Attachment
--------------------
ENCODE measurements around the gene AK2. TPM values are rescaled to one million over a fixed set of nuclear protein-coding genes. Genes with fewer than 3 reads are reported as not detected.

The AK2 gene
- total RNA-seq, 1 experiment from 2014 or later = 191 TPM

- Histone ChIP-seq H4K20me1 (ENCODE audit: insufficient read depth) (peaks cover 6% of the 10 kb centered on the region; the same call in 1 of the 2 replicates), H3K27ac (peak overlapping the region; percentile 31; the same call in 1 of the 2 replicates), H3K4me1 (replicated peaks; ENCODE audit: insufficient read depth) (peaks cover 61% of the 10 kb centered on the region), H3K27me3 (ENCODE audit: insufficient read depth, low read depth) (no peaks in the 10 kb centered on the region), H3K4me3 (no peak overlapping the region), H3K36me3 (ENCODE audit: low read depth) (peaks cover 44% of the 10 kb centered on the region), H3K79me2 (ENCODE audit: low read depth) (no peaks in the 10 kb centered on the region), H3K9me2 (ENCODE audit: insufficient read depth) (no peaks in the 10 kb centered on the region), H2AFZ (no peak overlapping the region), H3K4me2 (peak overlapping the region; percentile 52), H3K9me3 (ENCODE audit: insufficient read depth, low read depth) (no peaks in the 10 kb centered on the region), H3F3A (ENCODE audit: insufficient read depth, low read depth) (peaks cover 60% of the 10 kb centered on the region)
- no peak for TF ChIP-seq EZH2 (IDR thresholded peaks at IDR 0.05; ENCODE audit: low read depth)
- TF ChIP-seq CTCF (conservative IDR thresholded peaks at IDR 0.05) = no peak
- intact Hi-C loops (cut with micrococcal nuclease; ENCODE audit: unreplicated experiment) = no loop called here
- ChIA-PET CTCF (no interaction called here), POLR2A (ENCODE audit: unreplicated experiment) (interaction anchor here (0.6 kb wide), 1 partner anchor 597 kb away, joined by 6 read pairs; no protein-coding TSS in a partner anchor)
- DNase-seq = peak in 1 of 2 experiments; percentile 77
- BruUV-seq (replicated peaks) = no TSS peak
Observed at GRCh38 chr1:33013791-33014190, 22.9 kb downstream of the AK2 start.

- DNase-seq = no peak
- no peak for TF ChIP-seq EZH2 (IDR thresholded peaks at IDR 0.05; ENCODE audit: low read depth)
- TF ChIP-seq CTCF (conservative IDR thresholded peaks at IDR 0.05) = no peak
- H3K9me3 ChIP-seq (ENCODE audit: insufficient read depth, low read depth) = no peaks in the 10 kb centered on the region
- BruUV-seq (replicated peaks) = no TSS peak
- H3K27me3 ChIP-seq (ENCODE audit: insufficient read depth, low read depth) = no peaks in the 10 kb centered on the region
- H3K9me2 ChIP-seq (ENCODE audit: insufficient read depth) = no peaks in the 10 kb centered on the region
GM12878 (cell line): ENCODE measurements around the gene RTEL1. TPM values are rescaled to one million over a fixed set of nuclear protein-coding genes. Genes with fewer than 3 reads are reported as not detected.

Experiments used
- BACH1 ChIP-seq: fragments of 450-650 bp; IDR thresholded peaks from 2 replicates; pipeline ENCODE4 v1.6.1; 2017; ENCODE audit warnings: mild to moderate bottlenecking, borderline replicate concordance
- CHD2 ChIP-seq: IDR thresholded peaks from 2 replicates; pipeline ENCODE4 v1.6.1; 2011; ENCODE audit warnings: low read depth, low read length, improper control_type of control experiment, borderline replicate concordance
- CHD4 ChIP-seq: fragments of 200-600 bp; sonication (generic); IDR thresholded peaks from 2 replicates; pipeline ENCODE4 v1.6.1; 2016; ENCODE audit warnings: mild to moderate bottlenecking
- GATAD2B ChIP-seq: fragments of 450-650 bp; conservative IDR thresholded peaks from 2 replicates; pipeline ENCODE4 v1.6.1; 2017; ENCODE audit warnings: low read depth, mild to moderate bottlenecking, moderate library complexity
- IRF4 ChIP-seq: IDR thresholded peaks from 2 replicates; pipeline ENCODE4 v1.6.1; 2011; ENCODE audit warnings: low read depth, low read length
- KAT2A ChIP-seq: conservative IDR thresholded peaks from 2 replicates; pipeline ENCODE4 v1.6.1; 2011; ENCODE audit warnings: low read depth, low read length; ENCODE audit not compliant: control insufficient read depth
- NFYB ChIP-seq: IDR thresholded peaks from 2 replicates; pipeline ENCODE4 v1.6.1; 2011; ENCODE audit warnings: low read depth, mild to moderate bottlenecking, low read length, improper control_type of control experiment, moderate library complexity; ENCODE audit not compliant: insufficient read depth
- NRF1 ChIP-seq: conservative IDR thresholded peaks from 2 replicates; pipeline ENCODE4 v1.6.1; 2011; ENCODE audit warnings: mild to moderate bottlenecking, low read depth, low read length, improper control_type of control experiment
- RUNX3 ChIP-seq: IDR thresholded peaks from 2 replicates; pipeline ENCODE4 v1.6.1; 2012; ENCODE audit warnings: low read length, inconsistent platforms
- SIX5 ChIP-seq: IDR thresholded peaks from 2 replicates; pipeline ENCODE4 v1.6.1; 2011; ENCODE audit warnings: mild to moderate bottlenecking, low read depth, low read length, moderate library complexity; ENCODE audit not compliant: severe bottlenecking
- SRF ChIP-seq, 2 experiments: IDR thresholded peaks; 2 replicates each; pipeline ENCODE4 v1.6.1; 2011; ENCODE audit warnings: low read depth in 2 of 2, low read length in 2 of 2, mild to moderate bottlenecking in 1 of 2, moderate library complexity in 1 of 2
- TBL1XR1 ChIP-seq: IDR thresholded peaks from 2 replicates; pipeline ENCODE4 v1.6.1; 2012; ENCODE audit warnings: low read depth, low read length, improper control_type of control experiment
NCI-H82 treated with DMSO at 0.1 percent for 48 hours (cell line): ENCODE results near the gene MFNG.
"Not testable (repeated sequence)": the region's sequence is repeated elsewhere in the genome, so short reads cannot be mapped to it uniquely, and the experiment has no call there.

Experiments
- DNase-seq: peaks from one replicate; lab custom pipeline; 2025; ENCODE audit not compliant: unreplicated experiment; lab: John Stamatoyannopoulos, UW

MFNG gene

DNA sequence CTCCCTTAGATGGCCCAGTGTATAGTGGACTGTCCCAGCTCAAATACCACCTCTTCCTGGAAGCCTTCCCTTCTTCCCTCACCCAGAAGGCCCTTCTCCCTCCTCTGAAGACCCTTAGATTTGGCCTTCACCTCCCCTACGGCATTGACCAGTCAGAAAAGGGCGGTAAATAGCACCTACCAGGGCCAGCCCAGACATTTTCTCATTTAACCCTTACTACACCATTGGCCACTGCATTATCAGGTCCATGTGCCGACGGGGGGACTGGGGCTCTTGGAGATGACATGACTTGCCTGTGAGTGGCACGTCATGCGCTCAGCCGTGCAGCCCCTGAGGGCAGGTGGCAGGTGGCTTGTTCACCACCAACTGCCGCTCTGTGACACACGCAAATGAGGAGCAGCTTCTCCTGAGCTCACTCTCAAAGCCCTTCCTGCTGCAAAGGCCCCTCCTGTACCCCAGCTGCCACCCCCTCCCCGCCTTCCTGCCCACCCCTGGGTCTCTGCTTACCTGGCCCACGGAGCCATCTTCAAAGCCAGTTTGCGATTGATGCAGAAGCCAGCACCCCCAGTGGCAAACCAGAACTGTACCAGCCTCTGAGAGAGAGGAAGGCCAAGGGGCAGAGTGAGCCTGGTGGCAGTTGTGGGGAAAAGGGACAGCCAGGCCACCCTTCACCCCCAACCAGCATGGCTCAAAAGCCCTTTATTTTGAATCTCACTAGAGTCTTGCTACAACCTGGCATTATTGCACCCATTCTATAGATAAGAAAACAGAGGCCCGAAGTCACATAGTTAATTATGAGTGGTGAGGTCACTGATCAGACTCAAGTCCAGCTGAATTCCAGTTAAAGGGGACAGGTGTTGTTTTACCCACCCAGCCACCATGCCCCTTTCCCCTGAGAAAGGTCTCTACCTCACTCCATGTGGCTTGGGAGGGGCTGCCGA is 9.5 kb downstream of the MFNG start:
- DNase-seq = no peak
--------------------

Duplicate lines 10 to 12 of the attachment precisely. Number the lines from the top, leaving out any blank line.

- BruUV-seq (replicated peaks) = no TSS peak
Observed at GRCh38 chr1:33013791-33014190, 22.9 kb downstream of the AK2 start.

- DNase-seq = no peak